Lisa Kahn is an associate professor of economics at the Yale School of Management, where she focuses on research topics related to labor and organizations. Professor Kahn teaches the Employee, Competitive Strategy and the Internal Organization of the Firm, and Freakonomics in the MBA program. She has been at Yale since 2008 and was also a visiting fellow at Brookings Institution. She holds an A.B. in economics from the University of Chicago and an M.A. and a Ph.D. in economics from Harvard University.

Her most recent work uses data on job vacancy postings to examine whether the Great Recession exacerbated technological change, contributing to accelerated polarization of the U.S. economy. She has also developed a methodology for measuring the contributions of employer learning and productivity evolution in determining life-cycle earnings. In previous work, she examined the consequences of graduating from college in an economic downturn, finding surprisingly long-lasting, negative wage effects. That paper won the award for the best paper published in Labour economics in 2010/11.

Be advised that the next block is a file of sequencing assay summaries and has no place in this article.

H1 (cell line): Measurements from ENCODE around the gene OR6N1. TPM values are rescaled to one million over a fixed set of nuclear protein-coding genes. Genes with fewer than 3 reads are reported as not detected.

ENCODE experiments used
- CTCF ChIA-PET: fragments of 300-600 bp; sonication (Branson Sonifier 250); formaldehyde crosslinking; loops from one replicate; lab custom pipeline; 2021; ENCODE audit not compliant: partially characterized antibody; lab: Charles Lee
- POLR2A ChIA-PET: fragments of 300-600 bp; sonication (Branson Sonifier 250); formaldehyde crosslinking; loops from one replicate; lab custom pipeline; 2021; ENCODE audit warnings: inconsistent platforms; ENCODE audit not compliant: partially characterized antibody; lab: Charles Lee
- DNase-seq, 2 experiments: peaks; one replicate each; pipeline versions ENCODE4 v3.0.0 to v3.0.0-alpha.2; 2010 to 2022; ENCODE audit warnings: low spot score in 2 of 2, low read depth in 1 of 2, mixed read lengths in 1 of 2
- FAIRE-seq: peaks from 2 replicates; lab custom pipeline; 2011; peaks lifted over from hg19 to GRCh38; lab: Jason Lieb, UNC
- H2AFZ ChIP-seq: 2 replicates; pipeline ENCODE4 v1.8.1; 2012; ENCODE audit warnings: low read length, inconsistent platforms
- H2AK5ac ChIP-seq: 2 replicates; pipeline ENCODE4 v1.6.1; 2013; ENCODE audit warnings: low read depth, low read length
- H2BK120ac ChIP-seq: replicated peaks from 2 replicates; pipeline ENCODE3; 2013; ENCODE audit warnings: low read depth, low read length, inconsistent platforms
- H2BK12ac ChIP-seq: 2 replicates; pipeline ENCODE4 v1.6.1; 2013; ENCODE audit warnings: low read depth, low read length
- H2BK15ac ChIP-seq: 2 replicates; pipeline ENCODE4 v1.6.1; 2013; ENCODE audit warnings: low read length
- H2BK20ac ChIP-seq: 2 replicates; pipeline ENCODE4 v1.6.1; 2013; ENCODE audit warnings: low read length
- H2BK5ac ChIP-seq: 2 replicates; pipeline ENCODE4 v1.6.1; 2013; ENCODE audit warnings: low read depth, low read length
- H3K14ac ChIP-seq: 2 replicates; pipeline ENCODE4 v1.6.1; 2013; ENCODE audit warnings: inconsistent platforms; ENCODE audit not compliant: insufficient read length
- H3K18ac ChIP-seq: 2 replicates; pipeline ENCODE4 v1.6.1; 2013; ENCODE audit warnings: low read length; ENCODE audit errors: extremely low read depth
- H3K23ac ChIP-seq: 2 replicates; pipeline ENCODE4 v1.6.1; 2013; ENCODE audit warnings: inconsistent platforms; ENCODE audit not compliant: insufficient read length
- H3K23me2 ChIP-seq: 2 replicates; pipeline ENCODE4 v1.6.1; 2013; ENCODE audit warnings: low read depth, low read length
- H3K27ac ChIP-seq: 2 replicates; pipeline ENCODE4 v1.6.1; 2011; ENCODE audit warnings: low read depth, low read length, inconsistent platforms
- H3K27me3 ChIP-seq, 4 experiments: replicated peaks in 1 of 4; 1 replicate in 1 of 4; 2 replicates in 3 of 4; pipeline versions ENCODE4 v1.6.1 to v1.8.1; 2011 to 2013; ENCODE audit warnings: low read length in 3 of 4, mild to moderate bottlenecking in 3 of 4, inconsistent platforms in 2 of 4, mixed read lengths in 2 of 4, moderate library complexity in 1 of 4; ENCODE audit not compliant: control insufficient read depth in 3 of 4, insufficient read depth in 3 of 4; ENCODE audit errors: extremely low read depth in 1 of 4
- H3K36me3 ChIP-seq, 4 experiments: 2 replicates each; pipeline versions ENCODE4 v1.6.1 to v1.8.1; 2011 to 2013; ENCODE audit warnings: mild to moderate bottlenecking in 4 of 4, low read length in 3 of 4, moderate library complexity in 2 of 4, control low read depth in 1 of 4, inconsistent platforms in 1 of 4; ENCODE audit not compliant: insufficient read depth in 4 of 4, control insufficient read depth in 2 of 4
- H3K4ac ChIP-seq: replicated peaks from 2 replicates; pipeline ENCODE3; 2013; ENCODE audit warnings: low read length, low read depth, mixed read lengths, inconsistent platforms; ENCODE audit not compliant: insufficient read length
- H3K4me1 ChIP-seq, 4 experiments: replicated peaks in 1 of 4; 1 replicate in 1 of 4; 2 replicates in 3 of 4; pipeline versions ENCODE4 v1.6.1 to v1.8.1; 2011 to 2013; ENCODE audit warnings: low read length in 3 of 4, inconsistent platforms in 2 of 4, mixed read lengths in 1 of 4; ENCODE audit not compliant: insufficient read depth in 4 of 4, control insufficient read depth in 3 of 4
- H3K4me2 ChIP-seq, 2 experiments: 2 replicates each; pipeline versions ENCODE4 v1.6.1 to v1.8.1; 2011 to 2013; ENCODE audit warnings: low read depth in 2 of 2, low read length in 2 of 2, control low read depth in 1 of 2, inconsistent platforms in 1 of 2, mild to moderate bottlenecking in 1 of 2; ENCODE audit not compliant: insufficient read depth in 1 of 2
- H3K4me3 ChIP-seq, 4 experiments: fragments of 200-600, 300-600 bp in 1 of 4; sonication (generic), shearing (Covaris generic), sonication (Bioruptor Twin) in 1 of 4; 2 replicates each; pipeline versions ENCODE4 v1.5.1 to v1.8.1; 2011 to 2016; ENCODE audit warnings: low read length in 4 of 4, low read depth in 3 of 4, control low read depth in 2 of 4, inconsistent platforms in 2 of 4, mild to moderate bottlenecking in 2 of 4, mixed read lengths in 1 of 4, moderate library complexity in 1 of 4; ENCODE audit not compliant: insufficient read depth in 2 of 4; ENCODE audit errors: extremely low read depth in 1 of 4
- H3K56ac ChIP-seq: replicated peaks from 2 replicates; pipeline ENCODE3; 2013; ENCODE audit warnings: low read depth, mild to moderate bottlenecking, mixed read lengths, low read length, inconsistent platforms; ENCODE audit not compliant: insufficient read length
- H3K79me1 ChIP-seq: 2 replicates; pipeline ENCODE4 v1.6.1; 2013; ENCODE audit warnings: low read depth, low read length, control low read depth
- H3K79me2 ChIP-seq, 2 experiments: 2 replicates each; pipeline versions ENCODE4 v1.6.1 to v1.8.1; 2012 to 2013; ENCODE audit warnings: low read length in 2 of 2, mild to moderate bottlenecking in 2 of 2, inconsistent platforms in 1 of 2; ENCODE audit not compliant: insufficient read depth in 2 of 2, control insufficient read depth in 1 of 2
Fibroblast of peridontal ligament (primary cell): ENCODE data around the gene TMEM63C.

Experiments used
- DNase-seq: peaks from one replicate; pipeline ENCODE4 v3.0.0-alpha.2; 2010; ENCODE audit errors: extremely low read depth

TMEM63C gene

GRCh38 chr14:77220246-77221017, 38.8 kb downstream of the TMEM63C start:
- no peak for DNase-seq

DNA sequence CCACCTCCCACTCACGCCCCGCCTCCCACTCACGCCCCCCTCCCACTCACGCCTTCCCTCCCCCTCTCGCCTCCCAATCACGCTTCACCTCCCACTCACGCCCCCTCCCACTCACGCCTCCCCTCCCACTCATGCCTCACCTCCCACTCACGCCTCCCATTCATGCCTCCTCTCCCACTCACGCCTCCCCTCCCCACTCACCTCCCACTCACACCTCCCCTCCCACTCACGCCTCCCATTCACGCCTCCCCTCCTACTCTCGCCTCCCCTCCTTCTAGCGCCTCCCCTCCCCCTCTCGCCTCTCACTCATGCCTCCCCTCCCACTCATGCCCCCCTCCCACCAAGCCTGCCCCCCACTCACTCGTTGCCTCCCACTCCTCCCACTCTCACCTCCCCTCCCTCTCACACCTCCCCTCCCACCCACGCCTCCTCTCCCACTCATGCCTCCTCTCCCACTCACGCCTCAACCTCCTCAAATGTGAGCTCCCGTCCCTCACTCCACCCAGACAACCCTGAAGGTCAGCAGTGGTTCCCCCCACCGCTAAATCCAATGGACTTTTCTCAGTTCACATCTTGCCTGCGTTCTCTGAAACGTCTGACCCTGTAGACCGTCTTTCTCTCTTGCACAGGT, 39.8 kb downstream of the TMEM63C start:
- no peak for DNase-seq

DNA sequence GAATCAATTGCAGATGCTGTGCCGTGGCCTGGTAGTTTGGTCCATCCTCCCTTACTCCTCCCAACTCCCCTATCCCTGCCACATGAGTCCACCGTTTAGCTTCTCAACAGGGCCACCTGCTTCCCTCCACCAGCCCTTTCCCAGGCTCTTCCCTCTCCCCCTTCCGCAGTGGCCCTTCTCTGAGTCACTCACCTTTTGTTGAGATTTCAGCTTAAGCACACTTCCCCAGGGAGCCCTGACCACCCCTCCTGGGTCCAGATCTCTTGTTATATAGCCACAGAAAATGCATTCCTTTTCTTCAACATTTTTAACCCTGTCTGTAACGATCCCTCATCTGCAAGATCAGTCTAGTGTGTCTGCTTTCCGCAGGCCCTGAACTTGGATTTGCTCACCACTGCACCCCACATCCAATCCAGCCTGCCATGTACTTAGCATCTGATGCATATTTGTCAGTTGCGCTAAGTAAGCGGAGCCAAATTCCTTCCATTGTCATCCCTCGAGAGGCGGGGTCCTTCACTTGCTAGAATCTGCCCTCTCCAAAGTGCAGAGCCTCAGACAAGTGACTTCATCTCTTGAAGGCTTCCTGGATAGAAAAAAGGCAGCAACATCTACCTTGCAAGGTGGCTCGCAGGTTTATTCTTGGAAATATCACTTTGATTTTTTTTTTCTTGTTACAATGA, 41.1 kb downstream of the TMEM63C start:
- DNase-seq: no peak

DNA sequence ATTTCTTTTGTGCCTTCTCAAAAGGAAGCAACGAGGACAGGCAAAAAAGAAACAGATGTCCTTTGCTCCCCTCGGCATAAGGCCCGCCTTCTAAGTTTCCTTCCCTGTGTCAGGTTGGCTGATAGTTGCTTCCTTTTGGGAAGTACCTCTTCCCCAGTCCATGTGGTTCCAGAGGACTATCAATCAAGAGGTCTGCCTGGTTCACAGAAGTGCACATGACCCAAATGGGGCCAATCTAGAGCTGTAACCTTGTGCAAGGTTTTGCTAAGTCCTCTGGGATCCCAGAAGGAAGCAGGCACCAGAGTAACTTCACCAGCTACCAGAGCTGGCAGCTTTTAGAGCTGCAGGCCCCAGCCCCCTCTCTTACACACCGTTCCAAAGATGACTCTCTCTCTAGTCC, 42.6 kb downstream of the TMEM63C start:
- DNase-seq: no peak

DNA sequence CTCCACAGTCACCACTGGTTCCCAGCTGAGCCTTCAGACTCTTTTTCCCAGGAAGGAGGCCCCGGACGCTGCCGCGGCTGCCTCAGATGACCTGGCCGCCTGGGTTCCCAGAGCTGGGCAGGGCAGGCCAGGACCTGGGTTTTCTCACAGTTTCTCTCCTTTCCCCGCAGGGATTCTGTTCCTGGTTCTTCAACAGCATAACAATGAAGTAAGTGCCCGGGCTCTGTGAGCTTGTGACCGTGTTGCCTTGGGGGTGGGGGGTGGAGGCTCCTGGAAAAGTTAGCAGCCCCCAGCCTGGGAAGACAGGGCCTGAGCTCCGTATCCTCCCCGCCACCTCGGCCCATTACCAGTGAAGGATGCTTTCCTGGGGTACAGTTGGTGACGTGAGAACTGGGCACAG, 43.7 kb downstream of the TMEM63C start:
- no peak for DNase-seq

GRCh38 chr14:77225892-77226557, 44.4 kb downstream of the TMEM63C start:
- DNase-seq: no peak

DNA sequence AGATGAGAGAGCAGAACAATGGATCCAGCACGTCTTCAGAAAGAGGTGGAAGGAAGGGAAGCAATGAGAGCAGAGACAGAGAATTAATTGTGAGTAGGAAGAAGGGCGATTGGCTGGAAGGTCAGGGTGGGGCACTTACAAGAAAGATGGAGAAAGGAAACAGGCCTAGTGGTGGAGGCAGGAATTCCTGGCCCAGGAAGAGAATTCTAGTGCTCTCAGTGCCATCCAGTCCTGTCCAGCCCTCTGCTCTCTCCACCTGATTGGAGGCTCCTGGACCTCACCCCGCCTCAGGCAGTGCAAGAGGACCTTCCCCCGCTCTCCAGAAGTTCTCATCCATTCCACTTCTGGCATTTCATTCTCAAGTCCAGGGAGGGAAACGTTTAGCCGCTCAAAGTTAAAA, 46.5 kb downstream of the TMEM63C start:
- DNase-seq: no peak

Her recent published works include "Cashier or Consultant," (with Joseph Altonji and Jamin Speer), Journal of Labor Economics, Vol. 34, No. S1, Jan 2016, and "Employer Learning, Productivity and the Earnings Distribution: Evidence from Performance Measures," (with Fabian Lange), Review of Economic Studies, Vo. 81(4), 2015. Her work has been widely cited in both academic articles and in the press, including such publications as the Wall Street Journal, the New York Times, the Atlantic, Financial Times, Slade, Huffington Post, Chicago Tribune, and Business Week.

In 2010-2011, Professor Kahn served as a senior economist in President Obama's Council of Economic Advisers. There, she focused on labor and education policy.

She joined IZA as a Research Fellow in November 2012.

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IZA Publications

IZA Discussion Paper No. 7147
published in: American Economic Journal: Applied Economics, 2013, 5 (4), 165-205
IZA Discussion Paper No. 5054
Published in Review of Economic Studies, 2014, 81 (4), 1575-1613.
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